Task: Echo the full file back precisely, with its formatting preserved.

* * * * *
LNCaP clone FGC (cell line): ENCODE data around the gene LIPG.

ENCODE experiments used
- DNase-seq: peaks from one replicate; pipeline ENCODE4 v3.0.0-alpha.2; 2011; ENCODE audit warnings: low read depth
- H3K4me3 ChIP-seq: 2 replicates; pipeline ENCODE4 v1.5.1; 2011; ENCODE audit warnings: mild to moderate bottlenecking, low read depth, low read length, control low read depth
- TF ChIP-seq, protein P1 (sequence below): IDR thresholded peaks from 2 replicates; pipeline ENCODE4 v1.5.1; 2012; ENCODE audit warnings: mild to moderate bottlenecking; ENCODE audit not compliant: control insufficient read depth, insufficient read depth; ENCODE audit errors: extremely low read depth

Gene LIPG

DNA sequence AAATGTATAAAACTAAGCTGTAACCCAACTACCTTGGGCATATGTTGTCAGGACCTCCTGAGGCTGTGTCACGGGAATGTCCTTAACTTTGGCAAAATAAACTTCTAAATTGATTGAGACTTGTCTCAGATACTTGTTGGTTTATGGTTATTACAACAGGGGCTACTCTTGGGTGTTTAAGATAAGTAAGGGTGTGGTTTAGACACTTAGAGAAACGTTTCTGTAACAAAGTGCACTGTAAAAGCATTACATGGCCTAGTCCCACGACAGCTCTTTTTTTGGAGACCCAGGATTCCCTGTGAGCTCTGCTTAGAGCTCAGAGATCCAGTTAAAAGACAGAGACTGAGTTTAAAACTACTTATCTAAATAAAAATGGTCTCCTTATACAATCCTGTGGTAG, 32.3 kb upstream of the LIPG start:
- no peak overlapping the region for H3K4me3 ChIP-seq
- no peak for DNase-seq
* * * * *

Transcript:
LNCaP clone FGC (cell line): ENCODE data around the gene LIPG.

ENCODE experiments used
- DNase-seq: peaks from one replicate; pipeline ENCODE4 v3.0.0-alpha.2; 2011; ENCODE audit warnings: low read depth
- H3K4me3 ChIP-seq: 2 replicates; pipeline ENCODE4 v1.5.1; 2011; ENCODE audit warnings: mild to moderate bottlenecking, low read depth, low read length, control low read depth
- TF ChIP-seq, protein P1 (sequence below): IDR thresholded peaks from 2 replicates; pipeline ENCODE4 v1.5.1; 2012; ENCODE audit warnings: mild to moderate bottlenecking; ENCODE audit not compliant: control insufficient read depth, insufficient read depth; ENCODE audit errors: extremely low read depth

Gene LIPG

DNA sequence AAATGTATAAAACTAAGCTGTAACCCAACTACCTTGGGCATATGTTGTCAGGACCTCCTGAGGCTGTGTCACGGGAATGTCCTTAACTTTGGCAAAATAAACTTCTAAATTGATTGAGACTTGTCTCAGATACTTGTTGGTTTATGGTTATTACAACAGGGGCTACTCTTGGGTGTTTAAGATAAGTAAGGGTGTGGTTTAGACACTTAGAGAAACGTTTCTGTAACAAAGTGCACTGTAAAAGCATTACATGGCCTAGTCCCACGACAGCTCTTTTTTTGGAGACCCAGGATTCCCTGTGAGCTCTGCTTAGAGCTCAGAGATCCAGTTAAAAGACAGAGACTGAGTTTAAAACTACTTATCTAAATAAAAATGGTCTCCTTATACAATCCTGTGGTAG, 32.3 kb upstream of the LIPG start:
- no peak overlapping the region for H3K4me3 ChIP-seq
- no peak for DNase-seq